• Push your right hand against your inner right groin, and place your left hand by your hip on the ground. 
  • Turn your torso slightly to the left. Aim to hold this pose for one minute.
  • Make sure to do this pose on both sides to get the full benefits. 

 

10. Happy Baby Pose (Ananda Balasana) 

This stretch doesn’t have as many medical benefits to the other poses, but it is great for bringing better awareness to your hips. It also stretches out the inner groins and the back of the spine. Similar to many other poses, the happy baby pose calms the brain and helps relieve stress and fatigue. 

  • Start by lying on your back with your knees bent into your belly. Hold the outside of your feet with your hands.
  • Now open your knees slightly wider than your torso and pull your knees towards your armpits.
  • Ensure your ankles are directly over your knees and flex your heels. Push your feet into your hands, using your hands to create resistance.
  • Aim to hold this pose for one minute. 

Take-Home Message

Yoga doesn’t have to be hard. Our beginner yoga poses will help you create a strong foundation for you to build on. These are the postures you’ll need to learn, so you can feel comfortable in a class or practising on your own.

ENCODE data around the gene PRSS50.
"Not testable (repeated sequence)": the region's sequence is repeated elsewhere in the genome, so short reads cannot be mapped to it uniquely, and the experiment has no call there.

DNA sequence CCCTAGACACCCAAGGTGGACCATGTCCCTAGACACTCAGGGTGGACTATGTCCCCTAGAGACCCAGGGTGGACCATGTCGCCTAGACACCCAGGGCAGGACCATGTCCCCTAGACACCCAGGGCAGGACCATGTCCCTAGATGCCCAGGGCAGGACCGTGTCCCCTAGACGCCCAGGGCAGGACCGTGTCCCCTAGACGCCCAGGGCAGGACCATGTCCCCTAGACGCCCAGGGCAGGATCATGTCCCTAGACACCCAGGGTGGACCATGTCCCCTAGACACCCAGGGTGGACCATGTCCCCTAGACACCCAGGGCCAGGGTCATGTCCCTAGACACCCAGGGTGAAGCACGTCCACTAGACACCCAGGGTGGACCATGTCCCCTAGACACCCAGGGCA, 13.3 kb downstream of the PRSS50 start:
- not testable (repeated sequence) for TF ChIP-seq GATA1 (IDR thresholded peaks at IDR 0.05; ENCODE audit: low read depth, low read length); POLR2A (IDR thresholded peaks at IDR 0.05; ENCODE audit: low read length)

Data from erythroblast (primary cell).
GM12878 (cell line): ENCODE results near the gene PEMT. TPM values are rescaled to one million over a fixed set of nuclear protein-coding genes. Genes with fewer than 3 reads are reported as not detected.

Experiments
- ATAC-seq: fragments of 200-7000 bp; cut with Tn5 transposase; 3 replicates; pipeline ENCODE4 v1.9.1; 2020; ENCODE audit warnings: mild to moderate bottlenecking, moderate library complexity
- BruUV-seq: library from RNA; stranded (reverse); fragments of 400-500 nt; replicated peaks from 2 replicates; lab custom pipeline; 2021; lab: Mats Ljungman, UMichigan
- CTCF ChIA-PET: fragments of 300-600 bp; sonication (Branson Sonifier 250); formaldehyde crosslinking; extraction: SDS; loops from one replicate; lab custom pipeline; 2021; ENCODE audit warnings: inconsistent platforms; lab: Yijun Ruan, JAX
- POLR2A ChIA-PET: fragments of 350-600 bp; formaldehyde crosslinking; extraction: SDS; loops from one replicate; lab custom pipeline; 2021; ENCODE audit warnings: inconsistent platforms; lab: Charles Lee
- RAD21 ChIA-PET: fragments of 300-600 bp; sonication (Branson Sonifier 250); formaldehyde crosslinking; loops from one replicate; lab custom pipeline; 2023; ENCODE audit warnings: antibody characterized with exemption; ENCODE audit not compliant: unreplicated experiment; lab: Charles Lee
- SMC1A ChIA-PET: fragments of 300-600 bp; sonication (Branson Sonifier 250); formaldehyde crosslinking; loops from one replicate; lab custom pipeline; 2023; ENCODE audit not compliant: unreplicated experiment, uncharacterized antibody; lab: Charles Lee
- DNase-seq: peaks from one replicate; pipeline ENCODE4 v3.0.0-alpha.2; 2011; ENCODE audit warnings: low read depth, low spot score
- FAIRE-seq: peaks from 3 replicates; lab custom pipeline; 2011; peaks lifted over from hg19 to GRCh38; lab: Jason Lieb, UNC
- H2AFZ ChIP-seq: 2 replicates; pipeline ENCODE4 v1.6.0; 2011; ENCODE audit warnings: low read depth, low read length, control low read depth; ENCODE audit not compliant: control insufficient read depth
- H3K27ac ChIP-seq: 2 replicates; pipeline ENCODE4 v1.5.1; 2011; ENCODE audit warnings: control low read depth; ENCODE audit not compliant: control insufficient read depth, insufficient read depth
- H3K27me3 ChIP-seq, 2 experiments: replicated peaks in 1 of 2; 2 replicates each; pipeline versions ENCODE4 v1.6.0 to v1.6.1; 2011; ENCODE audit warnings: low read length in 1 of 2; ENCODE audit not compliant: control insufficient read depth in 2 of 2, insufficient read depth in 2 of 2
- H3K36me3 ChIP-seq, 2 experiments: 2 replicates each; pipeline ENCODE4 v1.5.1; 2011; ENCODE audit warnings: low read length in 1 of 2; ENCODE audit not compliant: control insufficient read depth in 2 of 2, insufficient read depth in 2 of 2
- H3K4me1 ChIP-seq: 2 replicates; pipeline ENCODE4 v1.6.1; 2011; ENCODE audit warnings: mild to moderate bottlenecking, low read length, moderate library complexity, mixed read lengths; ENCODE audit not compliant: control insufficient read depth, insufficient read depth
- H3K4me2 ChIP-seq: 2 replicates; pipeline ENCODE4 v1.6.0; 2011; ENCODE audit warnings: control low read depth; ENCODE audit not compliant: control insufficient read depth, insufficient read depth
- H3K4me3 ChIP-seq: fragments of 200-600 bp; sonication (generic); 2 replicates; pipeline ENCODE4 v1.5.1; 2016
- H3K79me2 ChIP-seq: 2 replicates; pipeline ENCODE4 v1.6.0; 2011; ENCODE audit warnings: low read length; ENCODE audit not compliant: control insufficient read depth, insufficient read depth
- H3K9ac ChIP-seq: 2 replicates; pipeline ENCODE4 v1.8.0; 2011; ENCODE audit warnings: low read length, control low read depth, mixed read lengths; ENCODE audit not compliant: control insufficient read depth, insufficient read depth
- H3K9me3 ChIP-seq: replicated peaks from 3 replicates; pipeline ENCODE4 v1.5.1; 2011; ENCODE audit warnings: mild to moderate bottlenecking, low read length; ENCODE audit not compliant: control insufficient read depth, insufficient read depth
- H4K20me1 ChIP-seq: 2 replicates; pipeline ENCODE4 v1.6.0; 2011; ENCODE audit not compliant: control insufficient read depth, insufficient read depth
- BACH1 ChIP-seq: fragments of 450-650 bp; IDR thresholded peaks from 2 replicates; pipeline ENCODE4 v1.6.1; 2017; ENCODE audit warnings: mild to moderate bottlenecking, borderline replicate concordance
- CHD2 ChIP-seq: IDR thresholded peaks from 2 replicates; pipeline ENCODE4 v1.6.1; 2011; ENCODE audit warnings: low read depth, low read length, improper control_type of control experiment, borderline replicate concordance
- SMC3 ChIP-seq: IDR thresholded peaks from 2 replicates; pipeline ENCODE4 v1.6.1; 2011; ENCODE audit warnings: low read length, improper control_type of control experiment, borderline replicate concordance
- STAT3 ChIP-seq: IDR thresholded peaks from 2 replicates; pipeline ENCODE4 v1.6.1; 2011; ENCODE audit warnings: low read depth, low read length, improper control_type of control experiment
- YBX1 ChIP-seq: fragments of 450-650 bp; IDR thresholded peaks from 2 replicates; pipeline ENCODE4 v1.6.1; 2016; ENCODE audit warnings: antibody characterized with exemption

Don’t be intimidated by those fancy yoga terms, state of the art yoga studios and complicated poses. Yoga is for everyone and can be done from the comfort of your own home.

Our articles should be used for informational and educational purposes only and are not intended to be taken as medical advice. If you’re concerned, consult a health professional before taking dietary supplements or introducing any major changes to your diet.



Helen Phillips

Helen Phillips

Writer and expert

Helen is a qualified personal trainer, yoga instructor and dietician who enjoys writing in her free time. Helen has a passion for helping beginners get into fitness and yoga, and helping them to change their lifestyle habits. In September, Helen will be starting her physiotherapy degree at university. Previous work has included articles for Nerd Fitness and Yoga Journal, as well as helping many students with academic reports. Helen also has lots of experience teaching and training clients. Her experience has ranged from helping create diet plans for people suffering from diabetes to teaching yoga to people of all skill levels. Helen regularly refreshes her knowledge and understanding by attending professional events to maintain her high level of knowledge. In her spare time, Helen practises martial arts – and has done so for 10 years. She also enjoys going for long walks, playing tennis, and continuing to improve her yoga skills.